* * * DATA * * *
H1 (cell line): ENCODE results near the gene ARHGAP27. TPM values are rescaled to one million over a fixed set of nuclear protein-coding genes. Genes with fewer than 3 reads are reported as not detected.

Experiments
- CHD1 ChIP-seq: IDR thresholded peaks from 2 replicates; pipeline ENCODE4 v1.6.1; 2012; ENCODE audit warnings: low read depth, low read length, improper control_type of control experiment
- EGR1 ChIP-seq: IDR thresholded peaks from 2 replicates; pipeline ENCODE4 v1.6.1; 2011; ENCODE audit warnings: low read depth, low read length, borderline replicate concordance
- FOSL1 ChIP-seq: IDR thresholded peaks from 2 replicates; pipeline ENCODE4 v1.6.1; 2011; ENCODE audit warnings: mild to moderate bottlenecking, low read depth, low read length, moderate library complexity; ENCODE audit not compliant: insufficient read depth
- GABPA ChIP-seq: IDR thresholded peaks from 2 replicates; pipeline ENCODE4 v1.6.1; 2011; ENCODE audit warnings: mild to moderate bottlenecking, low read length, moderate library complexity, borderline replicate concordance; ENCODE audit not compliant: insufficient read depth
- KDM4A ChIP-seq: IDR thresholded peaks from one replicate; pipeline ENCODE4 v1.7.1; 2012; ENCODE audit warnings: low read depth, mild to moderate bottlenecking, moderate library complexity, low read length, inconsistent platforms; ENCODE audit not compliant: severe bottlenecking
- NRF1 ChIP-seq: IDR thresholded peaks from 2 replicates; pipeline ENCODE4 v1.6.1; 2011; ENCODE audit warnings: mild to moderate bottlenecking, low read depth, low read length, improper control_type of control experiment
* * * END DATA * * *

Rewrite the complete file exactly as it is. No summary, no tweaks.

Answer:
H1 (cell line): ENCODE results near the gene ARHGAP27. TPM values are rescaled to one million over a fixed set of nuclear protein-coding genes. Genes with fewer than 3 reads are reported as not detected.

Experiments
- CHD1 ChIP-seq: IDR thresholded peaks from 2 replicates; pipeline ENCODE4 v1.6.1; 2012; ENCODE audit warnings: low read depth, low read length, improper control_type of control experiment
- EGR1 ChIP-seq: IDR thresholded peaks from 2 replicates; pipeline ENCODE4 v1.6.1; 2011; ENCODE audit warnings: low read depth, low read length, borderline replicate concordance
- FOSL1 ChIP-seq: IDR thresholded peaks from 2 replicates; pipeline ENCODE4 v1.6.1; 2011; ENCODE audit warnings: mild to moderate bottlenecking, low read depth, low read length, moderate library complexity; ENCODE audit not compliant: insufficient read depth
- GABPA ChIP-seq: IDR thresholded peaks from 2 replicates; pipeline ENCODE4 v1.6.1; 2011; ENCODE audit warnings: mild to moderate bottlenecking, low read length, moderate library complexity, borderline replicate concordance; ENCODE audit not compliant: insufficient read depth
- KDM4A ChIP-seq: IDR thresholded peaks from one replicate; pipeline ENCODE4 v1.7.1; 2012; ENCODE audit warnings: low read depth, mild to moderate bottlenecking, moderate library complexity, low read length, inconsistent platforms; ENCODE audit not compliant: severe bottlenecking
- NRF1 ChIP-seq: IDR thresholded peaks from 2 replicates; pipeline ENCODE4 v1.6.1; 2011; ENCODE audit warnings: mild to moderate bottlenecking, low read depth, low read length, improper control_type of control experiment